Self-driven vehicles are picking and grading fruit as well as detecting and pollinating flowers. Now the latest technology involves detecting and managing disease – helping farmers to become more productive and sustainable. Modern agricultural machines take away some of the more time-consuming tasks and help to protect crops from disease with exact doses and targeted applications of products.

In the last decade, there has been an unprecedented growth in precision farming – with about 80 percent of new farm equipment using it. This advanced digital precision technology can help farmers to use land efficiently and maximise harvests while reducing costs and workloads. . .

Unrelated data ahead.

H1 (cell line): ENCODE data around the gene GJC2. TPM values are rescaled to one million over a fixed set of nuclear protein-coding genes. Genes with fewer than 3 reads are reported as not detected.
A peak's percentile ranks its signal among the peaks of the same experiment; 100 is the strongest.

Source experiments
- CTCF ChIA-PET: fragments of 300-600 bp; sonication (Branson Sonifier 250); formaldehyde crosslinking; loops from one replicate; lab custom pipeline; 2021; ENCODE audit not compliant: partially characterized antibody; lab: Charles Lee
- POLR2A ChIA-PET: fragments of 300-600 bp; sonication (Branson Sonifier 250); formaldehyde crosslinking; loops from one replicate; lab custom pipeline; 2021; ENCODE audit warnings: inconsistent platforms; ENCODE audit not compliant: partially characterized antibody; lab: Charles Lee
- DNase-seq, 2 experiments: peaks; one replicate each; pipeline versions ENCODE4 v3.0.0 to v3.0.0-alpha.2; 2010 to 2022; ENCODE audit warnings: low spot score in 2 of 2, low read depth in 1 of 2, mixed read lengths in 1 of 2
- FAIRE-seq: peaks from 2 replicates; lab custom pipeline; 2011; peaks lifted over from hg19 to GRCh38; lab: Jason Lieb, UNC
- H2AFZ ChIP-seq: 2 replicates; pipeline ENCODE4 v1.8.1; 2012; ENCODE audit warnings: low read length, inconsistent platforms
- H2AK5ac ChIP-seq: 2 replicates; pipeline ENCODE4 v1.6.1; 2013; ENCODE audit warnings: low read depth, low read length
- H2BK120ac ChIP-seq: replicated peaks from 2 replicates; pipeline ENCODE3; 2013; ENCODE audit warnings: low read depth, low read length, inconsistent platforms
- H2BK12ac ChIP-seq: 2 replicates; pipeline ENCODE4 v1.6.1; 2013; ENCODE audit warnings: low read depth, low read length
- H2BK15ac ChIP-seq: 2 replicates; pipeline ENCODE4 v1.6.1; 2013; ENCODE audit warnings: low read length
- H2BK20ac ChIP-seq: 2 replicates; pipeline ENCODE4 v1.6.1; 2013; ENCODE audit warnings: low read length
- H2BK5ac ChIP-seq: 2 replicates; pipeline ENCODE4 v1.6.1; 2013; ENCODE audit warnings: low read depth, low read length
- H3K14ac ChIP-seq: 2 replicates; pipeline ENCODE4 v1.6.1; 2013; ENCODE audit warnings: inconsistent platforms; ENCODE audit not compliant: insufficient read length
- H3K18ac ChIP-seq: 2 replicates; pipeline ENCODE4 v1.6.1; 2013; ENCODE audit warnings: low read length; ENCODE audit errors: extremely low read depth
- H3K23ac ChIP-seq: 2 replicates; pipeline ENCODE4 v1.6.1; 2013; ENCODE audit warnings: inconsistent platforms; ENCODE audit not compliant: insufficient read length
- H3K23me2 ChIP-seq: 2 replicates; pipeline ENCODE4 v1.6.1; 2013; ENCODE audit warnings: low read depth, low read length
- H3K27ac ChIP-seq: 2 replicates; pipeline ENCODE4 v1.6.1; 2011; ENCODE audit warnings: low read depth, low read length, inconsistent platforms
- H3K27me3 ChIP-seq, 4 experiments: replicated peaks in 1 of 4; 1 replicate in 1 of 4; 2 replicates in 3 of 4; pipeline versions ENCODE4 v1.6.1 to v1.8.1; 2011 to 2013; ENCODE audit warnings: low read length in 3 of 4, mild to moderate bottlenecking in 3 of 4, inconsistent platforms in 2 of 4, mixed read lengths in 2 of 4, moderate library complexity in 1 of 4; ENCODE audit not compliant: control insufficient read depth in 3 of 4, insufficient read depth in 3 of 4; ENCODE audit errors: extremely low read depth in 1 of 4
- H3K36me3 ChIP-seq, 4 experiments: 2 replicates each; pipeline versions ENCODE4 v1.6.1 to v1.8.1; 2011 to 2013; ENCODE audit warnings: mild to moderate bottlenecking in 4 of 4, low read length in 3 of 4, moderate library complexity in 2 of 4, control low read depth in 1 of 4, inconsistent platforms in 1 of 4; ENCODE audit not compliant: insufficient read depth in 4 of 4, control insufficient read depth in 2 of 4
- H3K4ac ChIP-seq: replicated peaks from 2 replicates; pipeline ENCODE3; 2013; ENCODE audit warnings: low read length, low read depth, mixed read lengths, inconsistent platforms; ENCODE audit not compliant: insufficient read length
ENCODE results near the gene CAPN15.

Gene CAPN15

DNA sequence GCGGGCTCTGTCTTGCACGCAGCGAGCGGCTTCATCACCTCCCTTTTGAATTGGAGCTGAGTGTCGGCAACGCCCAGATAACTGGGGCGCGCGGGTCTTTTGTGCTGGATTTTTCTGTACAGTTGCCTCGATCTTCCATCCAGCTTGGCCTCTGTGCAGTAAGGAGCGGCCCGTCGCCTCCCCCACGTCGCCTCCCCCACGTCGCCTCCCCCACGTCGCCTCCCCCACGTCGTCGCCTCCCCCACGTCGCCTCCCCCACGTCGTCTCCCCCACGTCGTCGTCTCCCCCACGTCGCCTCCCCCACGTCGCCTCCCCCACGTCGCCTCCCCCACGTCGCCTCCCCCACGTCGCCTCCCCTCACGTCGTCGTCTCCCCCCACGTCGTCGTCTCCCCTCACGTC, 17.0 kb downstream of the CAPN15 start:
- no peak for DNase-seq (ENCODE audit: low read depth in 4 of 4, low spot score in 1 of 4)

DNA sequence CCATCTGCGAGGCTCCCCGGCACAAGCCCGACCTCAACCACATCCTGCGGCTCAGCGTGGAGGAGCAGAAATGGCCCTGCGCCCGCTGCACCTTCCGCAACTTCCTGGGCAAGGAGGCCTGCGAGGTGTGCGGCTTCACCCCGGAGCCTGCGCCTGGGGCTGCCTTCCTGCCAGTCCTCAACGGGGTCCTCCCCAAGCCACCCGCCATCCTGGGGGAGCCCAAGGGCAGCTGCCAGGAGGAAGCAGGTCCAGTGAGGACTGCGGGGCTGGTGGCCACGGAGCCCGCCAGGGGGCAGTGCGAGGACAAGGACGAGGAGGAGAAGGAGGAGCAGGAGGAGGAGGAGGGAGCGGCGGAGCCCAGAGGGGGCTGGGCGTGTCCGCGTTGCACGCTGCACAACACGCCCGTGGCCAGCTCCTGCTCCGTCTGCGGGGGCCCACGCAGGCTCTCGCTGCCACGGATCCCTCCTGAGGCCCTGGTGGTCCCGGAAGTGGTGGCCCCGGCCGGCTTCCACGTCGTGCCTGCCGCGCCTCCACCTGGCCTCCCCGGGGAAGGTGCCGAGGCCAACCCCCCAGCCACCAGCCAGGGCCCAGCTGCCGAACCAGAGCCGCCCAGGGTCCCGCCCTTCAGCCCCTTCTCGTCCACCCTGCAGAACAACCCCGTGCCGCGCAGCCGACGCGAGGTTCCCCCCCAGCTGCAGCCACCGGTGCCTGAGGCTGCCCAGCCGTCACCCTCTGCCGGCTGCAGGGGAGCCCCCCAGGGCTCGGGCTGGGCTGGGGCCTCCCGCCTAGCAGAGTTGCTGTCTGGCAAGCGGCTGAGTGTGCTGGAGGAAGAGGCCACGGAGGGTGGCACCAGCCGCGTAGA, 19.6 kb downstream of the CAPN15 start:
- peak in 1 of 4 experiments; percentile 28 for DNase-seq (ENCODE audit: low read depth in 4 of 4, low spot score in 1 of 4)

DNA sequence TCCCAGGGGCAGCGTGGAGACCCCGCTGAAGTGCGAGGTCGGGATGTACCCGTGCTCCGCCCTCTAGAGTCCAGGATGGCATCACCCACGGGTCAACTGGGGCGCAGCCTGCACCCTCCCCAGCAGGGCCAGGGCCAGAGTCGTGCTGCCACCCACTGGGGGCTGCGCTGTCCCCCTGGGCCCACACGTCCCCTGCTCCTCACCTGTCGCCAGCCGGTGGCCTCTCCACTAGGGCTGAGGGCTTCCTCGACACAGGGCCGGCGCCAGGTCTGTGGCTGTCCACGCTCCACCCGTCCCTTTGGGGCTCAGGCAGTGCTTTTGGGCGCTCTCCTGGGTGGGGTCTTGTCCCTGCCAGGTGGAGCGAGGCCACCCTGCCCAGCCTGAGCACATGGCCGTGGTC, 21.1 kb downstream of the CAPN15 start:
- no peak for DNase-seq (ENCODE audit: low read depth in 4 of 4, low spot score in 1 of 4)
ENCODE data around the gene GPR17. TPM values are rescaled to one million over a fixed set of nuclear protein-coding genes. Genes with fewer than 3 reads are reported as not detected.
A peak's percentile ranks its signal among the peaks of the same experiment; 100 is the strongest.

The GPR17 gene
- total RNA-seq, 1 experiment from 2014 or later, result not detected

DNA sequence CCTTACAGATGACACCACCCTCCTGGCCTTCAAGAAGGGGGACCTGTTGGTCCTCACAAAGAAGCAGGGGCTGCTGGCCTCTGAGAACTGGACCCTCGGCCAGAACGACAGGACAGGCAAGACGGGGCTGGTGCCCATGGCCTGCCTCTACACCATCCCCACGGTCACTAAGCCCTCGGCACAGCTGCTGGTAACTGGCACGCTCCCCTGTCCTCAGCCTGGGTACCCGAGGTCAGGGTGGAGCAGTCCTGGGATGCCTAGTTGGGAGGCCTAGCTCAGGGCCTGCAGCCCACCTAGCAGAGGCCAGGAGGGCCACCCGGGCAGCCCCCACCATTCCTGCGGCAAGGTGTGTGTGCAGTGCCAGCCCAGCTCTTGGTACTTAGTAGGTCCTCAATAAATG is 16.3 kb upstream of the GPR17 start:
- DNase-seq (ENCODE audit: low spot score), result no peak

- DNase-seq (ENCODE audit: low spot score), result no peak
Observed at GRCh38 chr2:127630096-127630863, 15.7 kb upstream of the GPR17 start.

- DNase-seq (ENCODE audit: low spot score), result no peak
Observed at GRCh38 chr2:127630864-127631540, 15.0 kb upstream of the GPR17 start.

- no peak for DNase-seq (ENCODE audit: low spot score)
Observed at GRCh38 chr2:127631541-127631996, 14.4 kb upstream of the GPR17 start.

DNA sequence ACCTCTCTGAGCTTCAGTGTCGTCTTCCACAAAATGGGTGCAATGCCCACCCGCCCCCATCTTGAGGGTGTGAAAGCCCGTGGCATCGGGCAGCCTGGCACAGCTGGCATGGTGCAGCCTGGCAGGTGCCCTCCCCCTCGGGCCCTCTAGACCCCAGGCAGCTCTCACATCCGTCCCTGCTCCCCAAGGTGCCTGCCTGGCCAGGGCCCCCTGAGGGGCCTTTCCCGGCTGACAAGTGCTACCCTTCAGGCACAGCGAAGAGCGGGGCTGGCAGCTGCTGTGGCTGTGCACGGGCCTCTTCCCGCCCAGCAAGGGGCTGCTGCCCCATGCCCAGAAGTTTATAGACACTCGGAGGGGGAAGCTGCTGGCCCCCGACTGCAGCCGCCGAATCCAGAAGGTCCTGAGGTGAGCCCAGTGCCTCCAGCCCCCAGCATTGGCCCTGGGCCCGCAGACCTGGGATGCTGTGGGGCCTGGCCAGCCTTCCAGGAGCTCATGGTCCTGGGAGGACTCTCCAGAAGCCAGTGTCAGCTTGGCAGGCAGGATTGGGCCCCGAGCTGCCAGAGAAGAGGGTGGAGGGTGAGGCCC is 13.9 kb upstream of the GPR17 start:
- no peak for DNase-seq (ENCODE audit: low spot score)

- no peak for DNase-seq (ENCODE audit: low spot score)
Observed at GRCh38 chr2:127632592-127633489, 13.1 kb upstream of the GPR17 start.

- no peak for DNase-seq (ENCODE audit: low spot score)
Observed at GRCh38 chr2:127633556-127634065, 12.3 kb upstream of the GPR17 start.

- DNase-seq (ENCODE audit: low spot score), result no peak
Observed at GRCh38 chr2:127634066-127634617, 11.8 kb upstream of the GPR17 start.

Cheesemakers Encouraged to Enter NZ Champions of Cheese Awards

Entries are open for the NZ Champions of Cheese Awards 2020, which will for the first time have three Supreme Champions.

To ensure the Awards represent the all the country’s cheesemakers from boutique producers through to the very large cheese companies and every producer in between, three Supreme Champion Awards will be made this year. The Countdown Champion of Champions Commercial category for producers making more than 100 tonnes annually and Puhoi Valley Champion of Champions Boutique for companies making less than 10 tonnes per annum will be joined by the New World Champion of Champions Mid-sized category for producers who make between 10 and 99 tonnes annually. . .

 


Rural round-up

July 18, 2019

Suggestions definitely off the agenda – Neal Wallace:

Fonterra will not retain 50c of the milk payout, as suggested by commentators, or change the way it sets the milk price as part of its business reset, chief financial officer Marc Rivers says.